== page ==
Puppies Dumped At Shelter Couldn’t Even Stand On Their Own
Their vet saved their lives — and they're finally learning to walk.
No one knew what was eating Vida and Vail when they showed up at an animal shelter in Houston, Texas.
At just a few weeks old, the Great Pyrenees siblings couldn't stand on their own.
Some people thought they had swimmer's syndrome, a birth defect that causes a dog's legs to splay out like a swimmer or a frog.
But it wasn't until Vida and Vail were pulled from the shelter by the Great Pyrenees Rescue Society that the stark truth emerged.
Something was, in fact, eating them: a parasite.
Called neosporosis, the condition was likely inherited from their mother - who may have ingested the parasite with an infected animal carcass.
"The parasite attaches to the nerve endings and slowly goes up the spinal column to the brain and typically kills them," Kickie D'Alfonso, a veterinary technician at Tech Ridge Pet Hospital, tells The Dodo. "But they caught it early enough so they can stop it."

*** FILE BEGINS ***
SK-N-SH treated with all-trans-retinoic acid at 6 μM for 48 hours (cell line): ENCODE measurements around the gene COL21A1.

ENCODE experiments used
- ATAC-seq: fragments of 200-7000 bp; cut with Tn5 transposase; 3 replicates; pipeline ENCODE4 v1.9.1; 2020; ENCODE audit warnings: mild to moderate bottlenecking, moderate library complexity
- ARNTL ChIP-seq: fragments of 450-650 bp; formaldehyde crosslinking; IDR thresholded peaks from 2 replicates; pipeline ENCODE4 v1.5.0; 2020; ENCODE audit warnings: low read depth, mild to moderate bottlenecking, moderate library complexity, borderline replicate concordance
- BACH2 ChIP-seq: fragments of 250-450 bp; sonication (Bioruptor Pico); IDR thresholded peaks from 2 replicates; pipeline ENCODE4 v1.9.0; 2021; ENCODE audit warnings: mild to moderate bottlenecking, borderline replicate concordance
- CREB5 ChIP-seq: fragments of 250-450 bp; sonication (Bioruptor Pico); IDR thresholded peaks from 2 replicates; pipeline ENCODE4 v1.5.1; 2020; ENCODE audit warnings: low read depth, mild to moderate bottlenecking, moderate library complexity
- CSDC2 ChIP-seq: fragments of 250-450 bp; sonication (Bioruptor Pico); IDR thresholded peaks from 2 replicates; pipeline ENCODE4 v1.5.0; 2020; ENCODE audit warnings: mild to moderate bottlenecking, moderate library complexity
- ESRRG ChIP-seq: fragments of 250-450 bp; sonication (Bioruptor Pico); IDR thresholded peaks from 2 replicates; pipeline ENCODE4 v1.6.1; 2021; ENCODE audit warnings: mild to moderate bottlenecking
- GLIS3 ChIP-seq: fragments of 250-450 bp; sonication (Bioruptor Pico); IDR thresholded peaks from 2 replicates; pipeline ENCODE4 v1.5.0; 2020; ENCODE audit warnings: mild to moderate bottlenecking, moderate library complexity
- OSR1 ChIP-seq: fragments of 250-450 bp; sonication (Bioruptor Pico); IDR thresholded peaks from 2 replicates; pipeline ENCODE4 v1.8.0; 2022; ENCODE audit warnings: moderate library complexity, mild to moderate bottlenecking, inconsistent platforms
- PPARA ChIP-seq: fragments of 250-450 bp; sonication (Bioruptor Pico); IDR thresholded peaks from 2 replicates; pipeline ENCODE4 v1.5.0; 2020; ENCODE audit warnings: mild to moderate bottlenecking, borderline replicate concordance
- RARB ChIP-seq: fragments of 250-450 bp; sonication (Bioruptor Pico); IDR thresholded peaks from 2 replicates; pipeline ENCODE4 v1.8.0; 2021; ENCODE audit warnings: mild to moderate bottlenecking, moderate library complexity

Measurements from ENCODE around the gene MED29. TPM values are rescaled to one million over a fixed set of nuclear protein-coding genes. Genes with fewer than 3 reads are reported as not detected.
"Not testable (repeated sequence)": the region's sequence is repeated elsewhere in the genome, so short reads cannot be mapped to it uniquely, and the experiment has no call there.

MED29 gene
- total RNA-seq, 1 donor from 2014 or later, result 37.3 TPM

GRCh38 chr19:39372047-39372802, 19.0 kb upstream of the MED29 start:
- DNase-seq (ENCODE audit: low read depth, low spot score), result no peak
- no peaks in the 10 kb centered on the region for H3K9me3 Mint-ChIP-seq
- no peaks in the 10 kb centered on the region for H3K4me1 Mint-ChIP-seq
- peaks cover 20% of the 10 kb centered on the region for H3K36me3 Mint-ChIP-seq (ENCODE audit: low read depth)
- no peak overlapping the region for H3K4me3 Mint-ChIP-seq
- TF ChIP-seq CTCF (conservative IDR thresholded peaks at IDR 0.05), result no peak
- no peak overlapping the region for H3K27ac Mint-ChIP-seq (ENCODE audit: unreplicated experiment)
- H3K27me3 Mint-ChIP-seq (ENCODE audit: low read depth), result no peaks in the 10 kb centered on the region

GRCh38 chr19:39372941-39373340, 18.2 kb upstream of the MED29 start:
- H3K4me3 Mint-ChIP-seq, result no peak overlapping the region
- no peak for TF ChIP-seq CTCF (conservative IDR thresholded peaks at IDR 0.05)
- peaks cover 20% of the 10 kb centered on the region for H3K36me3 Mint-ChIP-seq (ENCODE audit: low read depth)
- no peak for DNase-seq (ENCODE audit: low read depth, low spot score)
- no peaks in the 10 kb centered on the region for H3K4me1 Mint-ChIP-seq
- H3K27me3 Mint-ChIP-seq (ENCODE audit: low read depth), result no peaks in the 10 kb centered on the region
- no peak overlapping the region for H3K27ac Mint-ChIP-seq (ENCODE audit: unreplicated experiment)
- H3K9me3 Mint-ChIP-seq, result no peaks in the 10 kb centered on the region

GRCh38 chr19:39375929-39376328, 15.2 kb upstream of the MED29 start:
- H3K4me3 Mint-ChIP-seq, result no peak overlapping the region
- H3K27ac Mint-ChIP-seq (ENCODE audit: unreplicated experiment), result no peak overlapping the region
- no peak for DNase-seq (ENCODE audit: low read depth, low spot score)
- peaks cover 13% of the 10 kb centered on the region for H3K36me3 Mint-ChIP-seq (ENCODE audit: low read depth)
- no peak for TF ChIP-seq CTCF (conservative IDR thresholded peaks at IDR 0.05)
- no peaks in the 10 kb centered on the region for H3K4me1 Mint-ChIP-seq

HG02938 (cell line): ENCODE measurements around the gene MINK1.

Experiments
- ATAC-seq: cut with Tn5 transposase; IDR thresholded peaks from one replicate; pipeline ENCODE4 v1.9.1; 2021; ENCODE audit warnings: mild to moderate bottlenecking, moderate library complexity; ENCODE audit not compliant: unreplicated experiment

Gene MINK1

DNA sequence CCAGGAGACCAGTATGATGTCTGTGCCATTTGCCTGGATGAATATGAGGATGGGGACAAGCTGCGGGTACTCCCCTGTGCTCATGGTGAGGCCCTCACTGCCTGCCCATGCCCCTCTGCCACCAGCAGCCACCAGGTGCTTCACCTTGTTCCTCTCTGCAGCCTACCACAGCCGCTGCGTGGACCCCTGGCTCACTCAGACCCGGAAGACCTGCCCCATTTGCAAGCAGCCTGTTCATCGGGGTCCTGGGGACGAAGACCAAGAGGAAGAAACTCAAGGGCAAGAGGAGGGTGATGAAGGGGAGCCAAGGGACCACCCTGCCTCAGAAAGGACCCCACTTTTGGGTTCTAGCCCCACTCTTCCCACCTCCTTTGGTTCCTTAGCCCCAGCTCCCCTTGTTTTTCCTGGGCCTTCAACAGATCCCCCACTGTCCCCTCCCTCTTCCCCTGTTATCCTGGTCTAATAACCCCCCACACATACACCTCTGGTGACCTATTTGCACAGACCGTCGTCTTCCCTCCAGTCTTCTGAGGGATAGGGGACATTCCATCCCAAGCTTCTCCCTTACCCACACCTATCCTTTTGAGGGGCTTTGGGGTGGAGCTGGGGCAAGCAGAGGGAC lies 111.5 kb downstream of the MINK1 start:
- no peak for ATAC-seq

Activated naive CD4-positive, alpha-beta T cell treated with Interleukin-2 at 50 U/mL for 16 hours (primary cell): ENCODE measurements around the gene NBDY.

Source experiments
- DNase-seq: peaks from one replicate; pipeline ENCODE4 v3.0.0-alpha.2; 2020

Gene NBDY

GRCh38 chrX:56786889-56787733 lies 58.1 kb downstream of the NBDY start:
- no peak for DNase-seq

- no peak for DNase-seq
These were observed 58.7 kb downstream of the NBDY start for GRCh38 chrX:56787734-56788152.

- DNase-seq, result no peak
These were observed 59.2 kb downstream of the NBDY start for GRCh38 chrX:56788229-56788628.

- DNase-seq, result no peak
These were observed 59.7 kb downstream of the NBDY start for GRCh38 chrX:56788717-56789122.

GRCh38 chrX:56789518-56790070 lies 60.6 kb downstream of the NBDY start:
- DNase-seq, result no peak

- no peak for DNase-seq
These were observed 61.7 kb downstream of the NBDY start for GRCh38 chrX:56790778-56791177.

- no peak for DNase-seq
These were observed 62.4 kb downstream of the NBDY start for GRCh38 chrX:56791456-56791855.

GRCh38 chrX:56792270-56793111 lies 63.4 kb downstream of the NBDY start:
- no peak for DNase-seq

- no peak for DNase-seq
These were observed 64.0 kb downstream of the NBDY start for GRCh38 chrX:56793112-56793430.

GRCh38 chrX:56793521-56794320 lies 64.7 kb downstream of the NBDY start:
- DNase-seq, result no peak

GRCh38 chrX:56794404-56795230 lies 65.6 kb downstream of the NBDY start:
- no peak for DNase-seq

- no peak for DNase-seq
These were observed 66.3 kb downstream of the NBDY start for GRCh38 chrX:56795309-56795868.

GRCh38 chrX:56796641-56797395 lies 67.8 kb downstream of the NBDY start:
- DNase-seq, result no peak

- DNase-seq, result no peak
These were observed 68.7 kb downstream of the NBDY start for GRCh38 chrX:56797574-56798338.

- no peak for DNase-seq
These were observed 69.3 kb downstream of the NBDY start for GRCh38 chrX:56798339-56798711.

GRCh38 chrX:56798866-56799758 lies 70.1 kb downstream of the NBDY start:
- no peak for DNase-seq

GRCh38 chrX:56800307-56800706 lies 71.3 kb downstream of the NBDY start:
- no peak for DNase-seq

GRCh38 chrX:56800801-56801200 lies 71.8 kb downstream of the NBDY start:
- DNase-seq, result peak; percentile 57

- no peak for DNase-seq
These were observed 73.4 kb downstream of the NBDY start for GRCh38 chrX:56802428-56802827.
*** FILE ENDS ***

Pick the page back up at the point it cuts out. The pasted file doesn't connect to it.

Vida and Vail were sent to foster with D'Alfonso, who runs a rescue that rehabilitates dogs with very special needs called D'Alfonso House of Hounds & Hooves.
At first, neither puppy seemed inclined to give walking much of a try. Vida was particularly reluctant to take the next step.
"She did not want to do anything when she came to us and would just sit there and scream and cry when everyone else would be playing because she couldn't move," D'Alfonso recalls.
But the other dogs in D'Alfonso's pack turned out to be powerful motivators. As they galloped around Vida and Vail, it didn't take long for them to join in. At least, in spurts.
Vail, who has one hyperextended leg due to her condition, has already bounced back enough to be just about ready for a transfer to a regular foster family.
Vida, with both back legs hyperextended, is taking things a little more slowly. But her heart is already doing backflips.
"Now she is playful and wants to interact with everybody," D'Alfonso says. "I put the food in the kennels and when they see me get the dog bowls, now they go running into the kennels."
"Vida just kind of scoots and puts herself in the crate and wags her tail," she adds.
While Vida and Vail won't be ready for adoption until they're fully recovered, you can get updates on their journey here.
And if you would like to support their journey back to full health, consider making a donation.